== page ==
The over-65s – both men and women – build up more muscle mass and strength if they take 50 mg DHEA in combination with strength training. A ten-month study done by Dennis Villareal and John Holloszy at Washington University confirms this.
DHEA – full name dehydroepiandrosterone – has little effect on its own, but is capable of converting into bioactive steroid hormones, including the PPAR agonist 7-oxo-DHEA, the female sex hormone estradiol and the male sex hormone testosterone. DHEA is produced in the adrenals but, over the age of 25, production decreases with age. By the time you reach 75 your DHEA level is just 20 percent of what it was when you were 25.
Researchers have been studying the effect of DHEA on muscle loss as a result of aging since the 1990s. Most studies have had negative results. In a French study, for example, subjects in their sixties took 50 mg DHEA daily for a year but this had no effect on muscle strength or mass. [Arch Intern Med. 2003 Mar 24;163(6):720-7.]
Researchers at the University of Pennsylvania came to the same conclusion. [J Womens Health (Larchmt). 2005 Jun;14(5):391-400.]
Endocrinologists at the University of California San Diego gave subjects in their fifties 100 mg DHEA daily for three months. They found that the male subjects lost a little weight and became a little stronger, but saw hardly any change in their female subjects. [Clin Endocrinol (Oxf). 1998 Oct;49(4):421-32.] Better than nothing, but not much to write home about.
The subjects in the studies above did no strength training. In the first six months of the experiment that Villareal and Holloszy published in 2006 the subjects didn’t do any strength training either. Half of the subjects took 50 mg DHEA daily, just before going to bed. The other half took a placebo.
After six months the subjects added strength training to their programme. They trained the largest muscle groups three times a week, doing nine basic exercises including squats, leg-presses, seated-rows and chest-presses. Initially the subjects trained at 65 percent of their 1RM, but increased this within six weeks to 85 percent of their 1RM. They continued to take DHEA or the placebo [Pla].
From the start of the experiment [Base] until the end of the first six months [6 Ms] the DHEA supplementation had no effect. But once the subjects started doing strength training, the DHEA group developed significantly more power on the leg-press and chest-press than the subjects in the placebo group.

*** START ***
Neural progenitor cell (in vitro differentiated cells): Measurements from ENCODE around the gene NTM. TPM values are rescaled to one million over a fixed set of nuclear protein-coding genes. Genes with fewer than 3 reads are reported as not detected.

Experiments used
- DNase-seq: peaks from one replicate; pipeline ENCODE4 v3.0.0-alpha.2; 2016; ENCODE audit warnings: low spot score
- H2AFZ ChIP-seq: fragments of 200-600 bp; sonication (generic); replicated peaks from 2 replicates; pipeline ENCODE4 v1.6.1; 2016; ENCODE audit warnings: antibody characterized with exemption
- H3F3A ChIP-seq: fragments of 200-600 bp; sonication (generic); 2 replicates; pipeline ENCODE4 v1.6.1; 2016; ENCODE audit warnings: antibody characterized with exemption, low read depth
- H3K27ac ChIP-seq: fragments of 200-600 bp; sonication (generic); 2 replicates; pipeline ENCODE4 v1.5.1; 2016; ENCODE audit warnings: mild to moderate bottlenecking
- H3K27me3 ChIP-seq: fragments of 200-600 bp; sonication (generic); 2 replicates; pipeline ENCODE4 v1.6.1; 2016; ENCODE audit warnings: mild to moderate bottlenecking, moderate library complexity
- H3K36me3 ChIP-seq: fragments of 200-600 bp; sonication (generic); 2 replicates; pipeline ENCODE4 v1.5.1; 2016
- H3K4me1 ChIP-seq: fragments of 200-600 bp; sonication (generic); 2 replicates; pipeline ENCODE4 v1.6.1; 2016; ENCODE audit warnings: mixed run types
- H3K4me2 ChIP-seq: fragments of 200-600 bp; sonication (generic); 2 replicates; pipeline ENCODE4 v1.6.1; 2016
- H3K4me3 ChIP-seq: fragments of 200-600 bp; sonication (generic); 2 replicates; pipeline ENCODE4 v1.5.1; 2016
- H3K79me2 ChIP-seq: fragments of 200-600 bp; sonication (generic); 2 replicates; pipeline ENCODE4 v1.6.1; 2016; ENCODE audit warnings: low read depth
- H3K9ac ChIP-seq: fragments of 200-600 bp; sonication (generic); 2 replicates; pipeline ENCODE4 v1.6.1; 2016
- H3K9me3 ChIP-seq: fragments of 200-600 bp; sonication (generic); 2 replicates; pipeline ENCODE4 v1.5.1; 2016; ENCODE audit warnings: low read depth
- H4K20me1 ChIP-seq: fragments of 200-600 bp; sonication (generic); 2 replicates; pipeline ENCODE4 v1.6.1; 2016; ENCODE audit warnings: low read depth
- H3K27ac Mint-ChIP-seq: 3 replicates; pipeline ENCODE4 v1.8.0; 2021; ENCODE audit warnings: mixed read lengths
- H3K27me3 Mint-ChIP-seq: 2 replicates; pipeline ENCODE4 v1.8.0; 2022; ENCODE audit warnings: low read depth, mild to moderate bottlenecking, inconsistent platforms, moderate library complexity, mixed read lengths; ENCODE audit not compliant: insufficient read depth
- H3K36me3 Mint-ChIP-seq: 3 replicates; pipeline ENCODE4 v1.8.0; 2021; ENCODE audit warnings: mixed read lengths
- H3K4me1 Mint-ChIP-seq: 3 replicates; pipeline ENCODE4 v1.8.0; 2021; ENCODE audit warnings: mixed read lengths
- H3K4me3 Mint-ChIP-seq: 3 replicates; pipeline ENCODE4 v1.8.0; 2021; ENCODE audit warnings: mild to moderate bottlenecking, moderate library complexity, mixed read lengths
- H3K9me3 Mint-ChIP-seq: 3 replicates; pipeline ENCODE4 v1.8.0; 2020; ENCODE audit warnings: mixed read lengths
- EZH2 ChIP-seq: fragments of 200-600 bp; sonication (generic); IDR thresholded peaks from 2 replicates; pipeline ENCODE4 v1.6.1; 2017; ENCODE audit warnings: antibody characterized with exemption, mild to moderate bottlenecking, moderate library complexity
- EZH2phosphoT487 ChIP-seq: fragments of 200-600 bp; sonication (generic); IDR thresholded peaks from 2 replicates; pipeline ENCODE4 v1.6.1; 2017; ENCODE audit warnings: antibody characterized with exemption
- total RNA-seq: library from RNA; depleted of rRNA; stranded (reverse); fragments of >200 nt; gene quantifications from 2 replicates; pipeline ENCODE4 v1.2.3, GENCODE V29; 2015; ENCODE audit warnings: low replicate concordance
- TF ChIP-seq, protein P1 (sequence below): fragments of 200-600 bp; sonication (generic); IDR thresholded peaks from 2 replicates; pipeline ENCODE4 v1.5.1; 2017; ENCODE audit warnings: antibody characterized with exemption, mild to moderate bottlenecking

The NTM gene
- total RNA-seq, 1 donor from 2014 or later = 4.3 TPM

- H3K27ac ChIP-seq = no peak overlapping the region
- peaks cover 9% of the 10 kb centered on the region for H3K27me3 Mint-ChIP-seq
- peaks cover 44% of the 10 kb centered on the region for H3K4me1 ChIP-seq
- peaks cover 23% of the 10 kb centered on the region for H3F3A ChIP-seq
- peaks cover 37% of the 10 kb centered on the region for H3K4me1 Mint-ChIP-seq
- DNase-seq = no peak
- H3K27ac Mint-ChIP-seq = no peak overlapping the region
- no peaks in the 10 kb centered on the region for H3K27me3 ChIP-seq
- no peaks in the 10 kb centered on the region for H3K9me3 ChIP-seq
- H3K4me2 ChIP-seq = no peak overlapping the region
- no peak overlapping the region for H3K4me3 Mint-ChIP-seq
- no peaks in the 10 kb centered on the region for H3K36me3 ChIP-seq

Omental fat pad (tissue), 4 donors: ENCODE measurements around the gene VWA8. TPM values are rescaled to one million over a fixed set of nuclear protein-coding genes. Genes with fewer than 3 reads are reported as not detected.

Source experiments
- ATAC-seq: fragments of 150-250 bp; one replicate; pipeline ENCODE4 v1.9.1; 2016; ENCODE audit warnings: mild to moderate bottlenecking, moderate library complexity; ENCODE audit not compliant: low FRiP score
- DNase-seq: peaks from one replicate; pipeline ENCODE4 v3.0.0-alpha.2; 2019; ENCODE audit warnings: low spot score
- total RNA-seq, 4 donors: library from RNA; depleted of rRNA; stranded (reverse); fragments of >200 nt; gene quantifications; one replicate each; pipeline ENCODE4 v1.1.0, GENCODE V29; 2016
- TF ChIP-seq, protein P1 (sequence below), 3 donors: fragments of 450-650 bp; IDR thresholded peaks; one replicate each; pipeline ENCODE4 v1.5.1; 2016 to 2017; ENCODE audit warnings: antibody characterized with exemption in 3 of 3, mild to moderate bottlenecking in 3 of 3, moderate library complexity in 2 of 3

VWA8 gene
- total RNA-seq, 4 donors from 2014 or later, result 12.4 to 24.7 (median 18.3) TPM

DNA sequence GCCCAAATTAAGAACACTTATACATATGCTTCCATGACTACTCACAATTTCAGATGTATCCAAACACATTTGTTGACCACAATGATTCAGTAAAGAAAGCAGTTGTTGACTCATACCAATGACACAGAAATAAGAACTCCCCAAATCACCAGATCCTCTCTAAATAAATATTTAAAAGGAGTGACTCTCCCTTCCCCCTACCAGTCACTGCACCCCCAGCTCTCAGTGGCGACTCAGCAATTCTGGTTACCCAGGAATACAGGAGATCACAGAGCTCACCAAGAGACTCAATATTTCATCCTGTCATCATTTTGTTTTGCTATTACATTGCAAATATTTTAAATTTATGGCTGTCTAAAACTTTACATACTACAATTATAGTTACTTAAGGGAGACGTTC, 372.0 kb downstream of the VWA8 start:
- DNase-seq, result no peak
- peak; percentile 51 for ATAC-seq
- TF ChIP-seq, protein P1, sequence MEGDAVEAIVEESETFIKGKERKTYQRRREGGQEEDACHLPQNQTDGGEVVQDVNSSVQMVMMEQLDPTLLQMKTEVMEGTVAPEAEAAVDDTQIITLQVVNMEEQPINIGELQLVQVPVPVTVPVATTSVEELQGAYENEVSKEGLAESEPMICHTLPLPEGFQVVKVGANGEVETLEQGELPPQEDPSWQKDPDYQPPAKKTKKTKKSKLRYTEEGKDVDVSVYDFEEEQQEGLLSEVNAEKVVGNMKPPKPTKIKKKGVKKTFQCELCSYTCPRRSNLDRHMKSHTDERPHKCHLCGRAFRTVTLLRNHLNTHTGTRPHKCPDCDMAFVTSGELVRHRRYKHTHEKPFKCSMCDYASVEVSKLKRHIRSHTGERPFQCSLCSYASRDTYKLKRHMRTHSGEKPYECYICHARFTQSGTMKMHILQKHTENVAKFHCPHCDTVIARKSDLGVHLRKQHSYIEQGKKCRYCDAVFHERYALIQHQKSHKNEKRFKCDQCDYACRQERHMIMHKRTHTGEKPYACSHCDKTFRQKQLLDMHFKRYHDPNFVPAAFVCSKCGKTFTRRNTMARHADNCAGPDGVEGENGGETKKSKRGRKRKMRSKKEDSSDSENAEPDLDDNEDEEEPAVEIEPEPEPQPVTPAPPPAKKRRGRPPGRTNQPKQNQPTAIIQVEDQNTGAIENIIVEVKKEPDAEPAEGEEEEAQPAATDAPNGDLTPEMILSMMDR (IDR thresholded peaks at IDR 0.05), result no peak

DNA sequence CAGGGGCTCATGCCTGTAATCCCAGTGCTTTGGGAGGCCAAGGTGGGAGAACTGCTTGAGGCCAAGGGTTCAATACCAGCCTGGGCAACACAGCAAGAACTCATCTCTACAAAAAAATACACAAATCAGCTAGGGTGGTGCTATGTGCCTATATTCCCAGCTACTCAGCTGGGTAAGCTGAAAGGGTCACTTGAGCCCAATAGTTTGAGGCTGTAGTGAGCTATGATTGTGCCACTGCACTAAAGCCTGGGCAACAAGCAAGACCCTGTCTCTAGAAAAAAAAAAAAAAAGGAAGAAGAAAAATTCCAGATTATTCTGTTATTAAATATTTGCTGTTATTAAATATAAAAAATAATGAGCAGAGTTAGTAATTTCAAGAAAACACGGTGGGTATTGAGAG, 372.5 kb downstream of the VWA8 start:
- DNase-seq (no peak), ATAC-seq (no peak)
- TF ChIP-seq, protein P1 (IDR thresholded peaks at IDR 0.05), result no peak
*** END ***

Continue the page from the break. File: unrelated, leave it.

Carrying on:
The figure above shows the increase in leg muscle mass. DHEA supplementation had no effect on muscle mass in the first six months of the experiment. During the last four months, when the subjects did strength training as well, the DHEA did boost muscle mass growth.
“The finding of a significant potentiating effect of DHEA on the increase in muscle mass and strength induced by weight training provides the rationale for additional studies specifically designed to elucidate the mechanisms by which DHEA replacement brings about this response”, the researchers write.
DHEA enhances effects of weight training on muscle mass and strength in elderly women and men.
Villareal DT, Holloszy JO.
Division of Geriatrics and Nutritional Science, Department of Internal Medicine, Washington University School of Medicine, St. Louis, Missouri 63110, USA.
The plasma levels of dehydroepiandrosterone (DHEA) and its sulfated form (DHEAS) decline approximately 80% between the ages of 25 and 75 yr. Muscle mass and strength also decrease with aging. Published data on the effects of DHEA replacement on muscle mass and strength are conflicting. The goals of this study were to determine whether DHEA replacement increases muscle mass and strength and/or enhances the effects of heavy resistance exercise in elderly women and men. We conducted a randomized, double-blind, placebo-controlled study of the effects of 10 mo of DHEA replacement therapy with the addition of weightlifting exercise training during the last 4 mo of the study (DHEA + exercise group, n = 29; placebo + exercise group, n = 27). DHEA alone for 6 mo did not significantly increase strength or thigh muscle volume. However, DHEA therapy potentiated the effect of 4 mo of weightlifting training on muscle strength, evaluated by means of one-repetition maximum measurement and Cybex dynamometry, and on thigh muscle volume, measured by magnetic resonance imaging. Serum insulin-like growth factor concentration increased in response to DHEA replacement. This study provides evidence that DHEA replacement has the beneficial effect of enhancing the increases in muscle mass and strength induced by heavy resistance exercise in elderly individuals.
PMID: 16787962 [PubMed – indexed for MEDLINE]